With large particles, the Arctic loss would range from 70 to 150 Dobson Units. In each case, the larger figure is correlated with colder winters.
The ozone loss would drop in the later part of the century to about 60 to 150 Dobson Units, depending on the size of the sulfates and the severity of winters.
In the Antarctic, most of the ozone is already depleted and the sulfate injections would not significantly reduce the thickness of the ozone layer. Instead, they would significantly delay the recovery of the ozone hole.
The authors caution that the actual impacts on ozone could be somewhat different than estimated if atmospheric changes led to unusually warm or cold polar winters. They also warn that a geoengineering project could lead to even more severe ozone loss if a major volcanic eruption took place at the same time.
"Clearly much more research needs to be conducted to determine the full implications of geoengineering before we may seriously consider the injection of sulfate aerosols into the stratosphere," says co-author Rolf Moeller of the Joelich Research Center in Germany.
David Hosansky | EurekAlert!
NASA's AIM observes early noctilucent ice clouds over Antarctica
05.12.2016 | NASA/Goddard Space Flight Center
GPM sees deadly tornadic storms moving through US Southeast
01.12.2016 | NASA/Goddard Space Flight Center
Have you ever wondered how you see the world? Vision is about photons of light, which are packets of energy, interacting with the atoms or molecules in what...
A multi-institutional research collaboration has created a novel approach for fabricating three-dimensional micro-optics through the shape-defined formation of porous silicon (PSi), with broad impacts in integrated optoelectronics, imaging, and photovoltaics.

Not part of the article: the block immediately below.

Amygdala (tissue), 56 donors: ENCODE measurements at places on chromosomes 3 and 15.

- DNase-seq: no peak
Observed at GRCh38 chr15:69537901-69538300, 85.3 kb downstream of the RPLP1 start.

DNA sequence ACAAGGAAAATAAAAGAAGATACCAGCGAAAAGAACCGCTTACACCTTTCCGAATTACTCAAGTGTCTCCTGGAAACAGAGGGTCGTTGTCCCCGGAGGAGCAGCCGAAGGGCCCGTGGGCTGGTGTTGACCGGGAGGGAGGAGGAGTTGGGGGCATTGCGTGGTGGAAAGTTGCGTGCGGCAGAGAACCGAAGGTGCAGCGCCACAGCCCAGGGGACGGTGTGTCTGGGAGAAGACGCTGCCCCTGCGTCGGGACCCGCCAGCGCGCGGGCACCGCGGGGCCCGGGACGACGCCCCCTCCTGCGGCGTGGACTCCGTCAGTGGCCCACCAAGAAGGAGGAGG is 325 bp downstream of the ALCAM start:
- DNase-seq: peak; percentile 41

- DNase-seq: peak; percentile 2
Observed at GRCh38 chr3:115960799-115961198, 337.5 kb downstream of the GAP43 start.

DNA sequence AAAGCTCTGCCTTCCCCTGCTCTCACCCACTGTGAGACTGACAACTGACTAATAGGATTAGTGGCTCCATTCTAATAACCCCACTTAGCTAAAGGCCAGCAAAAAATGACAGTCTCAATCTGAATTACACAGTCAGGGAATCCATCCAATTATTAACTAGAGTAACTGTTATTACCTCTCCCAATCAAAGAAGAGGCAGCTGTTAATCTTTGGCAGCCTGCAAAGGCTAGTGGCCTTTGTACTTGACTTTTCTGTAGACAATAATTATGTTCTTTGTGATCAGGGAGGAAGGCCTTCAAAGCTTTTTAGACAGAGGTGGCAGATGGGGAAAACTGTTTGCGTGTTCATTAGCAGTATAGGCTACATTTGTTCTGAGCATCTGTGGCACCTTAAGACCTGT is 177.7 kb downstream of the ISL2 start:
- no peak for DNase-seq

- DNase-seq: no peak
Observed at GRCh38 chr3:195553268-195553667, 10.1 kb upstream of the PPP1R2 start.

Working with colleagues at Stanford and The Dow Chemical Company, researchers at the University of Illinois at Urbana-Champaign fabricated 3-D birefringent...
In experiments with magnetic atoms conducted at extremely low temperatures, scientists have demonstrated a unique phase of matter: The atoms form a new type of quantum liquid or quantum droplet state. These so called quantum droplets may preserve their form in absence of external confinement because of quantum effects. The joint team of experimental physicists from Innsbruck and theoretical physicists from Hannover report on their findings in the journal Physical Review X.
“Our Quantum droplets are in the gas phase but they still drop like a rock,” explains experimental physicist Francesca Ferlaino when talking about the...
The Max Planck Institute for Physics (MPP) is opening up a new research field. A workshop from November 21 - 22, 2016 will mark the start of activities for an innovative axion experiment. Axions are still only purely hypothetical particles. Their detection could solve two fundamental problems in particle physics: What dark matter consists of and why it has not yet been possible to directly observe a CP violation for the strong interaction.
The “MADMAX” project is the MPP’s commitment to axion research. Axions are so far only a theoretical prediction and are difficult to detect: on the one hand,...
Broadband rotational spectroscopy unravels structural reshaping of isolated molecules in the gas phase to accommodate water
In two recent publications in the Journal of Chemical Physics and in the Journal of Physical Chemistry Letters, researchers around Melanie Schnell from the Max...
16.11.2016 | Event News
01.11.2016 | Event News
14.10.2016 | Event News
05.12.2016 | Power and Electrical Engineering
05.12.2016 | Materials Sciences
05.12.2016 | Power and Electrical Engineering